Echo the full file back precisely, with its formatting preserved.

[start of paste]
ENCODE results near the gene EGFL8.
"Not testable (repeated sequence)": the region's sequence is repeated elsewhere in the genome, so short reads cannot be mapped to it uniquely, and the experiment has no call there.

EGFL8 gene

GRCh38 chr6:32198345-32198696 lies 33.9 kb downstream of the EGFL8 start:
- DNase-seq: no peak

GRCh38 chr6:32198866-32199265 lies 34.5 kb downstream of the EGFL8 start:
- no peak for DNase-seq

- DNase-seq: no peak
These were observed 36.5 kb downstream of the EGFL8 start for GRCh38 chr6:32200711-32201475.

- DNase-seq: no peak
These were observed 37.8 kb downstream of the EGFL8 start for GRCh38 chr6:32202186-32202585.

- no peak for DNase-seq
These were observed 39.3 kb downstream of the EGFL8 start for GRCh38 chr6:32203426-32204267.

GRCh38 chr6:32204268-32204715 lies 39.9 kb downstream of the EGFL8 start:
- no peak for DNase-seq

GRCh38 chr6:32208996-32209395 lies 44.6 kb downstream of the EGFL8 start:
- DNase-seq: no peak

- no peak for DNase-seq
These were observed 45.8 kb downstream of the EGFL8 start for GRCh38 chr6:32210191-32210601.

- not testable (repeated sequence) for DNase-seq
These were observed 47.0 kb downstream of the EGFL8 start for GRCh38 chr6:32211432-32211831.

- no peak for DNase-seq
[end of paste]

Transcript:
ENCODE results near the gene EGFL8.
"Not testable (repeated sequence)": the region's sequence is repeated elsewhere in the genome, so short reads cannot be mapped to it uniquely, and the experiment has no call there.

EGFL8 gene

GRCh38 chr6:32198345-32198696 lies 33.9 kb downstream of the EGFL8 start:
- DNase-seq: no peak

GRCh38 chr6:32198866-32199265 lies 34.5 kb downstream of the EGFL8 start:
- no peak for DNase-seq

- DNase-seq: no peak
These were observed 36.5 kb downstream of the EGFL8 start for GRCh38 chr6:32200711-32201475.

- DNase-seq: no peak
These were observed 37.8 kb downstream of the EGFL8 start for GRCh38 chr6:32202186-32202585.

- no peak for DNase-seq
These were observed 39.3 kb downstream of the EGFL8 start for GRCh38 chr6:32203426-32204267.

GRCh38 chr6:32204268-32204715 lies 39.9 kb downstream of the EGFL8 start:
- no peak for DNase-seq

GRCh38 chr6:32208996-32209395 lies 44.6 kb downstream of the EGFL8 start:
- DNase-seq: no peak

- no peak for DNase-seq
These were observed 45.8 kb downstream of the EGFL8 start for GRCh38 chr6:32210191-32210601.

- not testable (repeated sequence) for DNase-seq
These were observed 47.0 kb downstream of the EGFL8 start for GRCh38 chr6:32211432-32211831.

- no peak for DNase-seq